To safeguard our religious groups[1] against malicious foreign influence that affect religious harmony, religious groups will be required to comply with the following requirements:

Leadership Composition

Key administrative leadership positions[2] must be held by a Singapore Citizen or Permanent Resident, and the majority of the governing body has to be Singapore Citizens. The requirement does not apply to spiritual leaders who are foreigners, and do not hold key administrative leadership positions. MHA will consider request for exemptions on a case-by-case basis.

[1] Religious groups include registered societies, companies, partnerships, or any other body of persons that promotes religion or religious worship, or deals with religious affairs of the practice, conduct, teaching or propagation of any religious beliefs.

[2] If the religious group is a company, the key leadership requirements will be imposed on the persons in the entity that hold positions analogous to the President, Secretary, and Treasurer, such as the Chairman, Managing Director, and Company Secretary. If a religious group is a partnership, they would be the partners of the partnership.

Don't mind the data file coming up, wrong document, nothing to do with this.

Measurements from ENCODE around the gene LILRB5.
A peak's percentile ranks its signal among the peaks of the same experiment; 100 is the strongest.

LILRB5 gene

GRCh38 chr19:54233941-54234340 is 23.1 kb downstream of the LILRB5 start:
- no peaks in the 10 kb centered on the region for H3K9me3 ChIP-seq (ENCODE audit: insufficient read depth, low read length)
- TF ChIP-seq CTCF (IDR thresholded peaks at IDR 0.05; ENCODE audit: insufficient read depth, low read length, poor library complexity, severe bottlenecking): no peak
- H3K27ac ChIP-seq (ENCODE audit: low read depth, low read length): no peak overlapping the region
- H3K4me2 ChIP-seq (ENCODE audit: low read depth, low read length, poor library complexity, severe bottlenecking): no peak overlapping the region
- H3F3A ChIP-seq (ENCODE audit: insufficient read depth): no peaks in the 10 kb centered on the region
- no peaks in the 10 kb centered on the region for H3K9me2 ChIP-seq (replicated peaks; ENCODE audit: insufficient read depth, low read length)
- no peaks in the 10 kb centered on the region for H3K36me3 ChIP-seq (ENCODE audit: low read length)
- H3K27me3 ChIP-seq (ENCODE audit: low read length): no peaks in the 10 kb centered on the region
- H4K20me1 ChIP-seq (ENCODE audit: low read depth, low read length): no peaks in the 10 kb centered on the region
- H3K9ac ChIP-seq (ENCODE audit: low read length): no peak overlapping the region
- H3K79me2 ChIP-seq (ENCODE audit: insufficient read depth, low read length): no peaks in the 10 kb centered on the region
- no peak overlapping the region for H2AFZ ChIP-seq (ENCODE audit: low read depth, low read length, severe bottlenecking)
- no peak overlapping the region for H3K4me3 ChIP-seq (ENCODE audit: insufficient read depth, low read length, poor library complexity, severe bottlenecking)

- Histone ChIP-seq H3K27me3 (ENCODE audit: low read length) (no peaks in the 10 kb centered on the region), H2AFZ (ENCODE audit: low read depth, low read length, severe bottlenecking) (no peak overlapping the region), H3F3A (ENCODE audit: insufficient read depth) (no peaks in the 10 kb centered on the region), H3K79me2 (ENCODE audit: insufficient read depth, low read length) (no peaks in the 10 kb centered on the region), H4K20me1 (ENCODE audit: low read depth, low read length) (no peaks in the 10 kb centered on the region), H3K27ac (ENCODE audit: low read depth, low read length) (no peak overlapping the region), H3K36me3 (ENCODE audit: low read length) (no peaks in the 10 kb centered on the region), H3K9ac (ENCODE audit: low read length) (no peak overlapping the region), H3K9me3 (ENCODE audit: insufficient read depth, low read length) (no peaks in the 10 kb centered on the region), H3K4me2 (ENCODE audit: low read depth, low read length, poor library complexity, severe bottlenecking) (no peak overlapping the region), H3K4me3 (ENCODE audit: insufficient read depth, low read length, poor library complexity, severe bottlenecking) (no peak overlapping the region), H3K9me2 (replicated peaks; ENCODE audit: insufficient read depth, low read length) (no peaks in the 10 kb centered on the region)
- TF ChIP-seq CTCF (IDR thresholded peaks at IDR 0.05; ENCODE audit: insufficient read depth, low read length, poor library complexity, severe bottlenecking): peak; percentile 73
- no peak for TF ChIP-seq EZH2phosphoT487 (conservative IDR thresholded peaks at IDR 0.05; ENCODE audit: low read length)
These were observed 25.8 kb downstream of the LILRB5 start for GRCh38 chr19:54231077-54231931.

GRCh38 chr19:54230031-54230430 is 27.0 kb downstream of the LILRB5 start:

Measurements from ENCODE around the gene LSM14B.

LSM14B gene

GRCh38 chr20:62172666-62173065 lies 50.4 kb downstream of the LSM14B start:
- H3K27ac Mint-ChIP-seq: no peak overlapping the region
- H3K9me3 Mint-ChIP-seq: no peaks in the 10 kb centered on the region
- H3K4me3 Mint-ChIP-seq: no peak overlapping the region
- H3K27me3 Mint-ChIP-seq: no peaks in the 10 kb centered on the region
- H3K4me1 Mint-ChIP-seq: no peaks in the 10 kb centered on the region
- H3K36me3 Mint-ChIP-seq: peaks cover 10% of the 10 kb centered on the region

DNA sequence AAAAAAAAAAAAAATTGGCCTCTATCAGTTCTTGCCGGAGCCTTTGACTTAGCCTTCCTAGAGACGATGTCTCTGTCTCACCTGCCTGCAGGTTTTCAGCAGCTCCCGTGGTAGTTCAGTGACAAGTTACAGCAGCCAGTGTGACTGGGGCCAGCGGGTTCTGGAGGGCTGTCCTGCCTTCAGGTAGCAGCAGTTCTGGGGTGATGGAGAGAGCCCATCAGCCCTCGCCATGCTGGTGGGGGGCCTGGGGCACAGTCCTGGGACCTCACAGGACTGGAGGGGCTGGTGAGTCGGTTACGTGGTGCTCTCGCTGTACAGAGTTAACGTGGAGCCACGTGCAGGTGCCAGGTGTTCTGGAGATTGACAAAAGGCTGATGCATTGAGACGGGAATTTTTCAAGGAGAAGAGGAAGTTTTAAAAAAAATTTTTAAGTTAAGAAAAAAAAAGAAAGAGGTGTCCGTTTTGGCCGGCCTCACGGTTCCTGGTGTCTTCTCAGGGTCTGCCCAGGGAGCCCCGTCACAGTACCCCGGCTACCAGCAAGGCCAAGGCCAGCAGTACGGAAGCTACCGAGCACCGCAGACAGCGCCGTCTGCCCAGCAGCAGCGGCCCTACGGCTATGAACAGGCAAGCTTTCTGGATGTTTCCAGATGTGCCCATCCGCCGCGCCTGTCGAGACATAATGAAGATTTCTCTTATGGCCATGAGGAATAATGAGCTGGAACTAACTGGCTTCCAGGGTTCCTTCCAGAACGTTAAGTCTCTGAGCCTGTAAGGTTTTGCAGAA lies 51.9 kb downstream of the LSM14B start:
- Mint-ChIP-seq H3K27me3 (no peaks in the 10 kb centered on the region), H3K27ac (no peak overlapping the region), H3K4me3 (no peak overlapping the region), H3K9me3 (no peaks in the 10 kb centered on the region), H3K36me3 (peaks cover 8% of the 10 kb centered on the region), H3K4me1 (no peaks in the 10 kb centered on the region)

Donations and Foreign Affliations

Religious groups can still accept donations from foreign sources. However, there will be disclosure requirements. Single monetary donations of S$10,000 or more from foreign sources must be declared.

Donations from the following foreign sources do not need to be declared, even if it is S$10,000 or more:

  • Singapore Permanent Residents;
  • Foreigners residing in Singapore on valid Employment passes or Immigration Passes issued by the relevant authorities in Singapore;
  • Anonymous donations received through donation boxes placed at religious sites;